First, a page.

“It’s not newspapers that might become obsolete,” Rupert Murdoch said two or three days ago. “It’s some of the editors, reporters, and proprietors who are forgetting a newspaper’s most precious asset — the bond with its readers.

“Their complacency stems from having enjoyed a monopoly — and now finding they have to compete for an audience they once took for granted. And the condescension that many [editors and proprietors] show their readers is an even bigger problem.

“It takes no special genius to point out that if you are contemptuous of your customers, you are going to have a hard time getting them to buy your product. Newspapers are no exception.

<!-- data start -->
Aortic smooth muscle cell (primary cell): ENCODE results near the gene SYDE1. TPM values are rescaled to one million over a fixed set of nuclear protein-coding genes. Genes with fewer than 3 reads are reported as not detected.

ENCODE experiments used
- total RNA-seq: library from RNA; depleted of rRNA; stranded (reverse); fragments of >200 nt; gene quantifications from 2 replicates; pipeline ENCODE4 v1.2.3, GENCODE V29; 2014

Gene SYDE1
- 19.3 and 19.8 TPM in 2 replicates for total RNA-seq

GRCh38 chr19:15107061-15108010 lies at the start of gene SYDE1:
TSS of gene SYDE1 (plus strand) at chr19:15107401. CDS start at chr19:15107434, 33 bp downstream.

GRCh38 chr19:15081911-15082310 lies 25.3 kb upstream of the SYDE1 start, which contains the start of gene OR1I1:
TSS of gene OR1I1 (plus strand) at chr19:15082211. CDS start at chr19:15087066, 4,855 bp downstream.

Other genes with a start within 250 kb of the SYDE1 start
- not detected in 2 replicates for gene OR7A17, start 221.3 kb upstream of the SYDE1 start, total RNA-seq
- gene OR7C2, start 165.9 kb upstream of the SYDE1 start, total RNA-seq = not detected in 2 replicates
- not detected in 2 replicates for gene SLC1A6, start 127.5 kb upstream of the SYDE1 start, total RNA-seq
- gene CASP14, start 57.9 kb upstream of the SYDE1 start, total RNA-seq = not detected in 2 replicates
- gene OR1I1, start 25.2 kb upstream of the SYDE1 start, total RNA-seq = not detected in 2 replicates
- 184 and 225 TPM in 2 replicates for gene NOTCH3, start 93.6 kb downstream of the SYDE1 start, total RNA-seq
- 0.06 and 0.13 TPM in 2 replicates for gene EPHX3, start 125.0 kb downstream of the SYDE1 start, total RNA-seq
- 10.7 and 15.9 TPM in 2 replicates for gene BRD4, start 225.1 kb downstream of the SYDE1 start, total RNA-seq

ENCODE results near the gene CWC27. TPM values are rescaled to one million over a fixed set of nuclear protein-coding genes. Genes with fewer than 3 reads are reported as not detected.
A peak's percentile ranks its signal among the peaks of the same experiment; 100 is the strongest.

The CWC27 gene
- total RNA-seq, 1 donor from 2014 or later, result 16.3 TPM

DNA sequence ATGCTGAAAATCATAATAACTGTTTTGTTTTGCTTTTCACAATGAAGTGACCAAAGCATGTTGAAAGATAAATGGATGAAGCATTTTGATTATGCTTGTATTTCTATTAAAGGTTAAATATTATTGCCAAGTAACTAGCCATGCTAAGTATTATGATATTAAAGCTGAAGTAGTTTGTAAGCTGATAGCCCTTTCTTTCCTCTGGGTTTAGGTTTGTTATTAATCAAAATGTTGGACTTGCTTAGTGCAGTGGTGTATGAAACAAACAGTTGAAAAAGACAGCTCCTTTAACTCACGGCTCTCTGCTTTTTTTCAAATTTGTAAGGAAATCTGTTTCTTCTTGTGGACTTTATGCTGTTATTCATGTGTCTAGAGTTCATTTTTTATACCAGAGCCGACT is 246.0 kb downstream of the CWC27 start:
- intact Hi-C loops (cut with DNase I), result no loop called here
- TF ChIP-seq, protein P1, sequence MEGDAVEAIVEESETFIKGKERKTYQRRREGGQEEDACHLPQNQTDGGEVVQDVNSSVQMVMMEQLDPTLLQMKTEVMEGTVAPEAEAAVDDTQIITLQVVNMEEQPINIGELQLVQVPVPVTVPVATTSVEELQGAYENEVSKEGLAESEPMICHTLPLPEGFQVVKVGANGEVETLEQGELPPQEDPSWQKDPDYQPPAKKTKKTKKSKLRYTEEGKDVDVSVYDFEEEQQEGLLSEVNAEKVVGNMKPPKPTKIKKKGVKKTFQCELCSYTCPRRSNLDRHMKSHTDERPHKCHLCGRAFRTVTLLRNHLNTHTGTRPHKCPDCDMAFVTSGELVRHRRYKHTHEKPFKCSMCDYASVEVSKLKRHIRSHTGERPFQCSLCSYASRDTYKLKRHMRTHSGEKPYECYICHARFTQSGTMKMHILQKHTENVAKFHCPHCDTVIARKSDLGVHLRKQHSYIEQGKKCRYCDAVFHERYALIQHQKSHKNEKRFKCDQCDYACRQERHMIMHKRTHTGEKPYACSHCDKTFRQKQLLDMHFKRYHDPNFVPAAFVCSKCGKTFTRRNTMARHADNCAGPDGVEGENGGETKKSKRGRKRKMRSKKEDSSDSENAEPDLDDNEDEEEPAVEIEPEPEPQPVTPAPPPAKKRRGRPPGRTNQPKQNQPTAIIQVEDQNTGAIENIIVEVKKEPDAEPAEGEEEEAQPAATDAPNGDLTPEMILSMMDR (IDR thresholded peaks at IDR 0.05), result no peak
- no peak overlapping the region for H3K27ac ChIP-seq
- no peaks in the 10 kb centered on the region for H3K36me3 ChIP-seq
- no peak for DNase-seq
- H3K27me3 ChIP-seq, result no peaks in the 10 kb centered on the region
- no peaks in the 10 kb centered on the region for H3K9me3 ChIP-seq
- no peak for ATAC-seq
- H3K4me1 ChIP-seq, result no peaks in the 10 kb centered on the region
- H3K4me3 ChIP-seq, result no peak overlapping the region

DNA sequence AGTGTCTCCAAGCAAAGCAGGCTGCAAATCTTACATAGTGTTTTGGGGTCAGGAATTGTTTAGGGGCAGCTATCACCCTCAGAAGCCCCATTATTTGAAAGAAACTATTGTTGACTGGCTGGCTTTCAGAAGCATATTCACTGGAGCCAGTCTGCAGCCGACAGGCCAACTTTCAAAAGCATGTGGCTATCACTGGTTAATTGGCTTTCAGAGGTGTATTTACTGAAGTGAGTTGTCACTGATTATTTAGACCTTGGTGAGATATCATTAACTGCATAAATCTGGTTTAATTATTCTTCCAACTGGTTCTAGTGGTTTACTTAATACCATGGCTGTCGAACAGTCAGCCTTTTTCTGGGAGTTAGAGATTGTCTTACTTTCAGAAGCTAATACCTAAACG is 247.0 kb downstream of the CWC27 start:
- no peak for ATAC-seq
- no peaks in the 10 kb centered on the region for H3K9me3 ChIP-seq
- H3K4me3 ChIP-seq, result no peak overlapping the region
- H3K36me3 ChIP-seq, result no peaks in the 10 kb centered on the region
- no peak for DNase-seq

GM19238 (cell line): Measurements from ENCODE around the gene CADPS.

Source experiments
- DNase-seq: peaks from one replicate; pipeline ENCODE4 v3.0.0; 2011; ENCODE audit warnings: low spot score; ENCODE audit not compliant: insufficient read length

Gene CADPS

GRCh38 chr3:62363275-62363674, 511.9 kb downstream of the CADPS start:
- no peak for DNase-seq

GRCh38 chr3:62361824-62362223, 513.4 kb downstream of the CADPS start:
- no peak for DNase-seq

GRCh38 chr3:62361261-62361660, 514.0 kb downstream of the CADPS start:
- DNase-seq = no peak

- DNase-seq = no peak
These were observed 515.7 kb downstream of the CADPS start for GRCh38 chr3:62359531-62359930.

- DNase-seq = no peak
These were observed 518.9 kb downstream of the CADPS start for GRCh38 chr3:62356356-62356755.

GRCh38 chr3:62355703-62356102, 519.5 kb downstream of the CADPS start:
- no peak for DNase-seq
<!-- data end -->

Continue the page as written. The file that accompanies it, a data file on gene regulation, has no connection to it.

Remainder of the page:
“It used to be that a handful of editors could decide what was news — and what was not. They acted as sort of demigods. If they ran a story, it became news. If they ignored an event, it never happened.

“Today, editors are losing this power. The internet, for example, provides access to thousands of new sources that cover things an editor might ignore. And if you aren’t satisfied with that, you can start up your own blog, and cover and comment on the news yourself. Journalists like to think of themselves as watchdogs, but they haven’t always responded well when the public calls them to account.”